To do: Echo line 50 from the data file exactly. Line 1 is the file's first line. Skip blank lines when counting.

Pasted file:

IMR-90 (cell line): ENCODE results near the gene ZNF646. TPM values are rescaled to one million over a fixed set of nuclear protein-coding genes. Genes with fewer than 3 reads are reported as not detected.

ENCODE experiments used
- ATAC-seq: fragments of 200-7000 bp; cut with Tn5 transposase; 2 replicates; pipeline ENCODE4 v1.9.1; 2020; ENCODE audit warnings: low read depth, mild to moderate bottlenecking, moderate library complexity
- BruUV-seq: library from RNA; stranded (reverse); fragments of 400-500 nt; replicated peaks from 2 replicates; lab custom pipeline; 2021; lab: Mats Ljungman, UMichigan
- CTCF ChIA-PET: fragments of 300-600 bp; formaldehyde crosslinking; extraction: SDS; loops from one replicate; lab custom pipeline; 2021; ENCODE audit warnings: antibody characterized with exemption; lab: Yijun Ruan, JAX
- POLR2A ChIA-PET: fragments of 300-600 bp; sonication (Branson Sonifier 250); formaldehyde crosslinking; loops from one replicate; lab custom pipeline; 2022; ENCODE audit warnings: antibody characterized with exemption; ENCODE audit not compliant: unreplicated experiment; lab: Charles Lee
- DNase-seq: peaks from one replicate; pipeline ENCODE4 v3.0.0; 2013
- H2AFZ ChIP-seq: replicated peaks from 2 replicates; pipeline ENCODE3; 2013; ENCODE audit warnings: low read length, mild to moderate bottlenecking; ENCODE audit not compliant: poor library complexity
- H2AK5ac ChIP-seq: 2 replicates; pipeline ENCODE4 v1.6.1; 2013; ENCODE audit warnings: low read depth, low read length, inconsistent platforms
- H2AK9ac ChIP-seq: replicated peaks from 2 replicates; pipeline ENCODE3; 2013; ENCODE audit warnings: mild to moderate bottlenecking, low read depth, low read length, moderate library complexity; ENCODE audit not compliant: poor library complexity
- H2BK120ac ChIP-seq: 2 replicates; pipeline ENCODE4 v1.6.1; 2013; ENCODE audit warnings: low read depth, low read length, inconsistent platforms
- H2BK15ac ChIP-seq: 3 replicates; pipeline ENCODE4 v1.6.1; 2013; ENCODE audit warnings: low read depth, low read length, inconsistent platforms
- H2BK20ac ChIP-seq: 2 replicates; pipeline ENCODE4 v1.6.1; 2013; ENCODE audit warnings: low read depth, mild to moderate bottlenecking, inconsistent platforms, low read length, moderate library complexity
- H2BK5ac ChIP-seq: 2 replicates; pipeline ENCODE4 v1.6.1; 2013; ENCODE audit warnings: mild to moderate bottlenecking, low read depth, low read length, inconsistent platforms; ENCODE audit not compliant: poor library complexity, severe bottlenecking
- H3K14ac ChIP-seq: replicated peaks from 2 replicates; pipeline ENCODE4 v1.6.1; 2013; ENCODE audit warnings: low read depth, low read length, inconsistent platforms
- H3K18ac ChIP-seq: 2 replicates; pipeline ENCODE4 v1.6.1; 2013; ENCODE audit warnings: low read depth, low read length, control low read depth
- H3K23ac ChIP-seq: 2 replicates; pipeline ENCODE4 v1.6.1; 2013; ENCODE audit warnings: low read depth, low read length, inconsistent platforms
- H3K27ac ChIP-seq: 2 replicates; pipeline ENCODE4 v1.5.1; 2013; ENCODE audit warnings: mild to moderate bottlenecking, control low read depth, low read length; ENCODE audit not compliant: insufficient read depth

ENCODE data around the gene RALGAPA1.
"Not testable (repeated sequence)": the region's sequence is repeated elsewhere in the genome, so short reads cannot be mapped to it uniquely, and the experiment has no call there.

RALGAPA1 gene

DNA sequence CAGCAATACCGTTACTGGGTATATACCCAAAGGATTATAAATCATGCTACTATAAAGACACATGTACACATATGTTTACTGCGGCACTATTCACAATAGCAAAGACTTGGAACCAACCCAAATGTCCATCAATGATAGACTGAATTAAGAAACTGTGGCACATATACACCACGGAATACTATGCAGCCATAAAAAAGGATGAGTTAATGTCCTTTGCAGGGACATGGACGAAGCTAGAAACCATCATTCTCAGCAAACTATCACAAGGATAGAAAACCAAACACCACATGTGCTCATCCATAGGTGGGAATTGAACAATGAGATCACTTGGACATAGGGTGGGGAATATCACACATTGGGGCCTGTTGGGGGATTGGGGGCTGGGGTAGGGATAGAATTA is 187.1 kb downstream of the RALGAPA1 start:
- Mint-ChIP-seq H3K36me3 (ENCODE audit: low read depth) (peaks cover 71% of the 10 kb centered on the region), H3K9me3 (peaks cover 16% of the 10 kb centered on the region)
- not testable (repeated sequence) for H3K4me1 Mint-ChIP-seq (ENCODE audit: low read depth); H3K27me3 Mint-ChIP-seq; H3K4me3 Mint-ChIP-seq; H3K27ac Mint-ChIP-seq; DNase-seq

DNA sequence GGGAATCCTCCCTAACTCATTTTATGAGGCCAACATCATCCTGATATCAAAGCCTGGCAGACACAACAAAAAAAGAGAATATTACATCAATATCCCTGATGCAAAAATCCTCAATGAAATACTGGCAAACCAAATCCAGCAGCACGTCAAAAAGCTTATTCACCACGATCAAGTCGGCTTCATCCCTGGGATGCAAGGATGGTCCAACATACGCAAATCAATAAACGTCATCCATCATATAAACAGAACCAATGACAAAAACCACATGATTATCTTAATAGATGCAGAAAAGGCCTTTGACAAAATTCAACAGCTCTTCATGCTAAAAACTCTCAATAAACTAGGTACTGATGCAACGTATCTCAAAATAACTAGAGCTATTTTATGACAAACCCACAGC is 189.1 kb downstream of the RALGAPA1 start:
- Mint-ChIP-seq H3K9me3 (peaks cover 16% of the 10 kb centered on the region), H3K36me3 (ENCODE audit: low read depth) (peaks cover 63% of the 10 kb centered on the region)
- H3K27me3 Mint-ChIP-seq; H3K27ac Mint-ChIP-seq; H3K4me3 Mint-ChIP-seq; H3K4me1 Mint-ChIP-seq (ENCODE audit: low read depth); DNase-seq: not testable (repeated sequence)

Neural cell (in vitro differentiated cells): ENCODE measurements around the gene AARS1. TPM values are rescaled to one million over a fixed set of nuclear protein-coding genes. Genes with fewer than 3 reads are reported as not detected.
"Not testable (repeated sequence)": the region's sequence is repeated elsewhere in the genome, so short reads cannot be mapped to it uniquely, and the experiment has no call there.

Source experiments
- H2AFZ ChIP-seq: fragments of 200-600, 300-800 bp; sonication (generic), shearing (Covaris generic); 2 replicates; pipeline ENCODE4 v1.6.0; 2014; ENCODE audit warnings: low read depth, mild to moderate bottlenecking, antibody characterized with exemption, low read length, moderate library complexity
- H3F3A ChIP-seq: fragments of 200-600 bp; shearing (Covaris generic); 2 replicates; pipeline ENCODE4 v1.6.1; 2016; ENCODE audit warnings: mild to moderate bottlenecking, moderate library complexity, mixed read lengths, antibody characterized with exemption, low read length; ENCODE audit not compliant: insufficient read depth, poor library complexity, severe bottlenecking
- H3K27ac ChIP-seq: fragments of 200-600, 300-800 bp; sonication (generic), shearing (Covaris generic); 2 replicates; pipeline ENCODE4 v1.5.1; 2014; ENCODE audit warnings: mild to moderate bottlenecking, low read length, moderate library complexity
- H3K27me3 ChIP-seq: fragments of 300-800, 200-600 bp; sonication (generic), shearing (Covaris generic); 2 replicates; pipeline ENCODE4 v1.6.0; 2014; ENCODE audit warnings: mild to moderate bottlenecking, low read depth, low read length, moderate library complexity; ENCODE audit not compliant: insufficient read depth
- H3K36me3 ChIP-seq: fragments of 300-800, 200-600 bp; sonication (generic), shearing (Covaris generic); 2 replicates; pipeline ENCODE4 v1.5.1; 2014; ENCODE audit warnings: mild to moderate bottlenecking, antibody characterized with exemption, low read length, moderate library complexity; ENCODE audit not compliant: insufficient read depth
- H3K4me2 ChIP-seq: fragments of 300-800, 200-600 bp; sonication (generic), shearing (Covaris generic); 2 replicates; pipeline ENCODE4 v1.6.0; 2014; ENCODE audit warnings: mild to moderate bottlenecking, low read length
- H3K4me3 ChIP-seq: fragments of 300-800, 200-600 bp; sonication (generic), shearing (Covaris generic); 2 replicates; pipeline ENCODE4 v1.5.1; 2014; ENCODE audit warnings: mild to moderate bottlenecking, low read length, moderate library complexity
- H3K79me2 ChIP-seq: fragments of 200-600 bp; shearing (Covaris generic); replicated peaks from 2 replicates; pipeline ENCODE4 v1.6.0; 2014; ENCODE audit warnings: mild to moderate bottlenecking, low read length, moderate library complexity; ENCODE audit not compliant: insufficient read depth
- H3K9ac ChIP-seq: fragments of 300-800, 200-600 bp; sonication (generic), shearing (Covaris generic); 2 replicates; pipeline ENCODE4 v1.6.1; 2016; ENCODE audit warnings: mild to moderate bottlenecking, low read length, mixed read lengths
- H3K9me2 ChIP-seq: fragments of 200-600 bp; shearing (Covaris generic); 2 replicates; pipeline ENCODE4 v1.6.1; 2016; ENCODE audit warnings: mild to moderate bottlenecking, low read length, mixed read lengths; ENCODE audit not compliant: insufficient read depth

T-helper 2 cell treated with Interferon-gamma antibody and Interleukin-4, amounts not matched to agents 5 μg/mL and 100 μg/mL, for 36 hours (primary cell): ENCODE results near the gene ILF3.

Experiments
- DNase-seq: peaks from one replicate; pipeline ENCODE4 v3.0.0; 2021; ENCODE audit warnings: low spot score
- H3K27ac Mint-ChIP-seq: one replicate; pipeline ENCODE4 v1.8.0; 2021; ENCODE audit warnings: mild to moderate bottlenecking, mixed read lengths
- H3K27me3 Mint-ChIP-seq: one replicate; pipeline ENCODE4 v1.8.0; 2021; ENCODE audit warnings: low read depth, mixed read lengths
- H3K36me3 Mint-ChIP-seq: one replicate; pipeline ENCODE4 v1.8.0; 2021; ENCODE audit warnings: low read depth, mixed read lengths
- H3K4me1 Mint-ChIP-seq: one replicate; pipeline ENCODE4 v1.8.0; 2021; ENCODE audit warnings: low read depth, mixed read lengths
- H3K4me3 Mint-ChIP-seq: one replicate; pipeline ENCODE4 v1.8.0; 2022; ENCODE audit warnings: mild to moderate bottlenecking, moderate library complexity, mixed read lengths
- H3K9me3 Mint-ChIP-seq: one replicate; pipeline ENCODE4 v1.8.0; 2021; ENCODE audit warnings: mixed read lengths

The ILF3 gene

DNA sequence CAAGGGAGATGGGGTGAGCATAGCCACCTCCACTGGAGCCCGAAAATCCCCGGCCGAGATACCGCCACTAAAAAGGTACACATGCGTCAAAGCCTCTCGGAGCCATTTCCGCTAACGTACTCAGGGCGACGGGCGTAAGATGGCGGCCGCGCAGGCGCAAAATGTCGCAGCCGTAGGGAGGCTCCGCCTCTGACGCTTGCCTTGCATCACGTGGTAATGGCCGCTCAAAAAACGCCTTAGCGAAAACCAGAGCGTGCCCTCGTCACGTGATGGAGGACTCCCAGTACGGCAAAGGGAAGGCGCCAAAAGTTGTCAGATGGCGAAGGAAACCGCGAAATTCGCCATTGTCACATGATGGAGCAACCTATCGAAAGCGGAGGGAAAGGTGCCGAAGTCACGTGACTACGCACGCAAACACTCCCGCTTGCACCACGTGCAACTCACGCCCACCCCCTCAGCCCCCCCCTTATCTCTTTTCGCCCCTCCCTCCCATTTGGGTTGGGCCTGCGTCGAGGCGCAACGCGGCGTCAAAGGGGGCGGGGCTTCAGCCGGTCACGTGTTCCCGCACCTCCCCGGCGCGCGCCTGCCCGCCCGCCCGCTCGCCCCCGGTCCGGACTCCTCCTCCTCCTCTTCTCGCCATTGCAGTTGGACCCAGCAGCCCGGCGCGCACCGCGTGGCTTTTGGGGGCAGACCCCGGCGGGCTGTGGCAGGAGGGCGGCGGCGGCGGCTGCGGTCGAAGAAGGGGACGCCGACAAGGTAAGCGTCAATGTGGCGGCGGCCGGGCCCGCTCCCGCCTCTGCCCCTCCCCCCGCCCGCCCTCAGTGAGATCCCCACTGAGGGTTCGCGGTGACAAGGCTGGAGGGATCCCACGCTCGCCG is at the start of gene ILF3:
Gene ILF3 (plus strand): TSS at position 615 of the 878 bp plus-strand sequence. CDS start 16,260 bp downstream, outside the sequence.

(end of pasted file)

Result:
The ILF3 gene